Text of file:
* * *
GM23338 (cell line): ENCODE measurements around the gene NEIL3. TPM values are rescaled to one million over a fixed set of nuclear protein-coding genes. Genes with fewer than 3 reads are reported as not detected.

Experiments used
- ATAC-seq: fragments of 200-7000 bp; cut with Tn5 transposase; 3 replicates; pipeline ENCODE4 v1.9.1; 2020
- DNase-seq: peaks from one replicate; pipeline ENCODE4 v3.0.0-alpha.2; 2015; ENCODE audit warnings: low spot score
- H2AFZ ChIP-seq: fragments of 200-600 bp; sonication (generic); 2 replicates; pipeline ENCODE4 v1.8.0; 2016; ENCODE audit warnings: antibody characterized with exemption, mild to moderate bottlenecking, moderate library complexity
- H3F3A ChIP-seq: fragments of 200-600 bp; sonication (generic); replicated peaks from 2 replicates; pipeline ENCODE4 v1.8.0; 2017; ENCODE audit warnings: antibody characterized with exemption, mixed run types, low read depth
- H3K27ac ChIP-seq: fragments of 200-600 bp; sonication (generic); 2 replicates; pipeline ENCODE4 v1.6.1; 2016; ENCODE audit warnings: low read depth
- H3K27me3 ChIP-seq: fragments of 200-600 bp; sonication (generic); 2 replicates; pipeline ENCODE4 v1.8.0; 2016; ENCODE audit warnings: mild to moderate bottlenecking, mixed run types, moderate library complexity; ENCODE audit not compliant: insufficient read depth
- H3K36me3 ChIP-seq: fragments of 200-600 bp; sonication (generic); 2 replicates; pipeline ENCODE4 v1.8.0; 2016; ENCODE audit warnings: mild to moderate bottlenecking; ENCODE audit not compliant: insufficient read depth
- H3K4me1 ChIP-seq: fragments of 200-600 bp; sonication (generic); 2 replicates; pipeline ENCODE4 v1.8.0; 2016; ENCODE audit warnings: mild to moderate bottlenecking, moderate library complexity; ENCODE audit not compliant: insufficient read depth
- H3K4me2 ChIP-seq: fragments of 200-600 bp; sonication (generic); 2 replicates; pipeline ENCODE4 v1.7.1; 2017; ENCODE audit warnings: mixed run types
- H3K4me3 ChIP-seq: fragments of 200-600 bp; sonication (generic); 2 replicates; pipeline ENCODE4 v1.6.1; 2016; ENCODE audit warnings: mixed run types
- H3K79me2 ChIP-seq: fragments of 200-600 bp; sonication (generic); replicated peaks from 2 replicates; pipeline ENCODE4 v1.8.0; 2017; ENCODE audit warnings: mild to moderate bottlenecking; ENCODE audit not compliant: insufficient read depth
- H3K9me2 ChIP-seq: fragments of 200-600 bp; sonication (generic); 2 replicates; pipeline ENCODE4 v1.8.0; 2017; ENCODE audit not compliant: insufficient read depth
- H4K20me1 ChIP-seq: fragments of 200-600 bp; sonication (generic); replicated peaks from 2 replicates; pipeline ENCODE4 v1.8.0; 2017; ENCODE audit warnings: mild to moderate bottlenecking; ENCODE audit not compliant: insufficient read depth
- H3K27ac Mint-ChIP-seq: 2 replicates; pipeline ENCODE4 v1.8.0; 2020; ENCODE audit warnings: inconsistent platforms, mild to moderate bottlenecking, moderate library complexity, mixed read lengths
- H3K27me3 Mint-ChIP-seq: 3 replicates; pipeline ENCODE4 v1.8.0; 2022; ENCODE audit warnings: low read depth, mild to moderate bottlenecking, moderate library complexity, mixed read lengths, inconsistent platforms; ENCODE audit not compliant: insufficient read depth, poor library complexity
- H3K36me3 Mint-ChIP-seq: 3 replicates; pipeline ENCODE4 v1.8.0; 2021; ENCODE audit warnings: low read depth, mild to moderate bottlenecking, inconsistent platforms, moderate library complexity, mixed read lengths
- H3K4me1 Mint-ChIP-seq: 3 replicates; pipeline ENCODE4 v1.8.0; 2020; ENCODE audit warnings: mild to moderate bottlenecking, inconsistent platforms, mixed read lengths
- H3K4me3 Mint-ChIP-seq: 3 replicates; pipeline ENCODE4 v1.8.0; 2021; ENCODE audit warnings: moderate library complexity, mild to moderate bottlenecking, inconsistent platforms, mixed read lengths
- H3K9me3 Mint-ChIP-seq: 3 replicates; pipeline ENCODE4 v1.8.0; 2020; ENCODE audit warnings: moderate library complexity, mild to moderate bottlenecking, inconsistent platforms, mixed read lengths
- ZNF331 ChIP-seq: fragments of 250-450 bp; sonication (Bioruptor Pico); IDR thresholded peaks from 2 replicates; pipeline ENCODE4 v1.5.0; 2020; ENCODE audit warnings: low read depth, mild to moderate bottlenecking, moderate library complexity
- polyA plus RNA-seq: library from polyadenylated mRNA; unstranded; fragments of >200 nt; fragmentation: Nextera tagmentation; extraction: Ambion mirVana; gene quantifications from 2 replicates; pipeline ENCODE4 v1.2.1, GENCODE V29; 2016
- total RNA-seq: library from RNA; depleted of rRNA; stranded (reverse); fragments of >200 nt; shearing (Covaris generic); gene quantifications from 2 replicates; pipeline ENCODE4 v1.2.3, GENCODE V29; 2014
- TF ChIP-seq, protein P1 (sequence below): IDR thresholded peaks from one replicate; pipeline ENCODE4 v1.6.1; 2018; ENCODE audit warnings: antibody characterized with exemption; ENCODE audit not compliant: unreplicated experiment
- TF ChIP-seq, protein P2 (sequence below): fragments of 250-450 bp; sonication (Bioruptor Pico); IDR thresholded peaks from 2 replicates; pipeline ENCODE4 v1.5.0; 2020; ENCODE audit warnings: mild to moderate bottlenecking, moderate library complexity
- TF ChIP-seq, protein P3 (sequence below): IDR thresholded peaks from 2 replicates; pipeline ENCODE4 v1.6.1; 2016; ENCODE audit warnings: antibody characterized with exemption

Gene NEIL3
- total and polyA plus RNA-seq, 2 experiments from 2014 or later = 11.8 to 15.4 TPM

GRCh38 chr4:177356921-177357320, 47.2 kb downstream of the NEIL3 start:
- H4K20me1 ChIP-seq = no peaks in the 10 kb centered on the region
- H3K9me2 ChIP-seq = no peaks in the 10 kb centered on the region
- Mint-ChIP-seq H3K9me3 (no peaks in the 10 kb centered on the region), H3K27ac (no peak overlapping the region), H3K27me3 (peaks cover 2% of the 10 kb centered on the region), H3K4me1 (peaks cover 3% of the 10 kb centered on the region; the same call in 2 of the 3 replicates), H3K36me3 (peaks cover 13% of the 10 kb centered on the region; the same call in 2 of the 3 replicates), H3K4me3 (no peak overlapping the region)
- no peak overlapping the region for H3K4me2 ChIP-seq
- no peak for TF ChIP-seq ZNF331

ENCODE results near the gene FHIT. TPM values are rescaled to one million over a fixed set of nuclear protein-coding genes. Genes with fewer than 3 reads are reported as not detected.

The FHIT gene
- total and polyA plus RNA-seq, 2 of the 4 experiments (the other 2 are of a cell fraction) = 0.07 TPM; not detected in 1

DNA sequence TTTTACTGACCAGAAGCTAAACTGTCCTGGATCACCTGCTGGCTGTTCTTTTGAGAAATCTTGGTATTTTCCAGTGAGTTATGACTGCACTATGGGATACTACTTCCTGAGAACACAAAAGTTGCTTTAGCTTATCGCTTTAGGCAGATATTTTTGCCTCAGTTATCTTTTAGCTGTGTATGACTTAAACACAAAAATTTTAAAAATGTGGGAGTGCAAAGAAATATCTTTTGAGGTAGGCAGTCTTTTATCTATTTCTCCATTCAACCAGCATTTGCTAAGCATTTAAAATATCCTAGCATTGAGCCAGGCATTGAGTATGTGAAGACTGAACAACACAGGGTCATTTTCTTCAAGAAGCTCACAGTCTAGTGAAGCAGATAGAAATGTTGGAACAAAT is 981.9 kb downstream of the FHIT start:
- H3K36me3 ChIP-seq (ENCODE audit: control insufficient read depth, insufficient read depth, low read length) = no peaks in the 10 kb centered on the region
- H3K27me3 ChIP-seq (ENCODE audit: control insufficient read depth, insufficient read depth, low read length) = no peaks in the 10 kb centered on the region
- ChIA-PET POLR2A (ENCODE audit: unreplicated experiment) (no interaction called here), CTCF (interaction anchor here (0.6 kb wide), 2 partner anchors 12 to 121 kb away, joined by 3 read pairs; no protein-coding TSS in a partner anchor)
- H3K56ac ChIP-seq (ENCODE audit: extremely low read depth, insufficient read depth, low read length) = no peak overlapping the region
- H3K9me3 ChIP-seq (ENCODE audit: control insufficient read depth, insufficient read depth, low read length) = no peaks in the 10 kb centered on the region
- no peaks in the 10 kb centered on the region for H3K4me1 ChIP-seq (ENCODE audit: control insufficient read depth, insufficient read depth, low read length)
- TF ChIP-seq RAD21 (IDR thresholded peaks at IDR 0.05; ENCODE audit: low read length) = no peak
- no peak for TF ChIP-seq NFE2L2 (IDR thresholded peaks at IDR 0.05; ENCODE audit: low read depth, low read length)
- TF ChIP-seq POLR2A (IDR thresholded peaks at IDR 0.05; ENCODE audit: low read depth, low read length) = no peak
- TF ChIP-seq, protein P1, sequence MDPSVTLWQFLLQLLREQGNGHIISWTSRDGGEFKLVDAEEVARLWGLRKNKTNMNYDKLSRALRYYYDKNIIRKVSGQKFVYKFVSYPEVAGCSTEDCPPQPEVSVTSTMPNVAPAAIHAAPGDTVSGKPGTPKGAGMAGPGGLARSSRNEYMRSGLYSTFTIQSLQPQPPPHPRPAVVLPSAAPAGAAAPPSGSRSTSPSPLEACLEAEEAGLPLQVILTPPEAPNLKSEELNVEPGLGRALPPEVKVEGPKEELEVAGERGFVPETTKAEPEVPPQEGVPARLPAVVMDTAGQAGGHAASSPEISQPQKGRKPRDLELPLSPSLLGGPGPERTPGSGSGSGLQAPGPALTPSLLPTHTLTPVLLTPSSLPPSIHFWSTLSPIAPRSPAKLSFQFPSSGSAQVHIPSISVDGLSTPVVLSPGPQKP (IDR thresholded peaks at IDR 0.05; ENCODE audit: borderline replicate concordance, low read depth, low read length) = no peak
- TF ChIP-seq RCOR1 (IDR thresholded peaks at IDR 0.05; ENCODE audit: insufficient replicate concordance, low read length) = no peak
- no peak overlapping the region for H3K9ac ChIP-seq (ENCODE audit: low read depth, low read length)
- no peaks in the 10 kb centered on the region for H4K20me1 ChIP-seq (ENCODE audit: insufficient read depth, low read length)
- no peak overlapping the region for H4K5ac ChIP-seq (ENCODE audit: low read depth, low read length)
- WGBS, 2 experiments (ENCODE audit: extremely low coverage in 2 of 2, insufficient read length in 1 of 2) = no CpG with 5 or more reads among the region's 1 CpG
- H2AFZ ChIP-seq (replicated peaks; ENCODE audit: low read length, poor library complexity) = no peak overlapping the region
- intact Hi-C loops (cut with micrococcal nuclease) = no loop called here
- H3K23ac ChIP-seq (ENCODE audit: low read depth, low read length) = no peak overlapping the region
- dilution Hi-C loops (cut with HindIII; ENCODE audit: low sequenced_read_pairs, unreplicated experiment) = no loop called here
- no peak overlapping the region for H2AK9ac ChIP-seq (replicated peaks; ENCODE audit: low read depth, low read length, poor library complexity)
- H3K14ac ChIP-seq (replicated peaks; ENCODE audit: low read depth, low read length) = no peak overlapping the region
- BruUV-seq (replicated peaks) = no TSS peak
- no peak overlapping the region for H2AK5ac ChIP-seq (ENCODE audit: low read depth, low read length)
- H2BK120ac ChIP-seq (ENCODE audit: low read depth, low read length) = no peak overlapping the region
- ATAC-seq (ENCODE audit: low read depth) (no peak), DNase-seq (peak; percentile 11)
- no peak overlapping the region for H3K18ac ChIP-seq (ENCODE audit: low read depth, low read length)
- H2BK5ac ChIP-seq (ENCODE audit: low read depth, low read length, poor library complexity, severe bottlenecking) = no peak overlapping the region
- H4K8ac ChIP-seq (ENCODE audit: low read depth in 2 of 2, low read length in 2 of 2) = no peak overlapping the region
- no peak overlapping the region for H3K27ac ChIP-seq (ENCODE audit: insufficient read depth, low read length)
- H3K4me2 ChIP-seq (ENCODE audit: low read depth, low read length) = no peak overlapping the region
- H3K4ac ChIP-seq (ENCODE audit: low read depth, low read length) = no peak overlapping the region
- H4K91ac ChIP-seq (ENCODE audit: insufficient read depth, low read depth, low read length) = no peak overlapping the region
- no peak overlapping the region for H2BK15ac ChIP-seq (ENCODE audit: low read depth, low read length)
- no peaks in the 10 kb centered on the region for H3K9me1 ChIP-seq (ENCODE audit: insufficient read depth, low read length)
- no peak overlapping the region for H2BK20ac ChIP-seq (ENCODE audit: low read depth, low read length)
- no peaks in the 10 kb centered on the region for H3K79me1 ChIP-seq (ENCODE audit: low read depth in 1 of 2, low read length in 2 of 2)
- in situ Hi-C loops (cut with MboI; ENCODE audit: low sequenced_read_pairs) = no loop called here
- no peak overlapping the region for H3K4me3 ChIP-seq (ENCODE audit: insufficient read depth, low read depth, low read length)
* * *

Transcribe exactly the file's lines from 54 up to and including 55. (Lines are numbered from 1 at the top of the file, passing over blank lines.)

- WGBS, 2 experiments (ENCODE audit: extremely low coverage in 2 of 2, insufficient read length in 1 of 2) = no CpG with 5 or more reads among the region's 1 CpG
- H2AFZ ChIP-seq (replicated peaks; ENCODE audit: low read length, poor library complexity) = no peak overlapping the region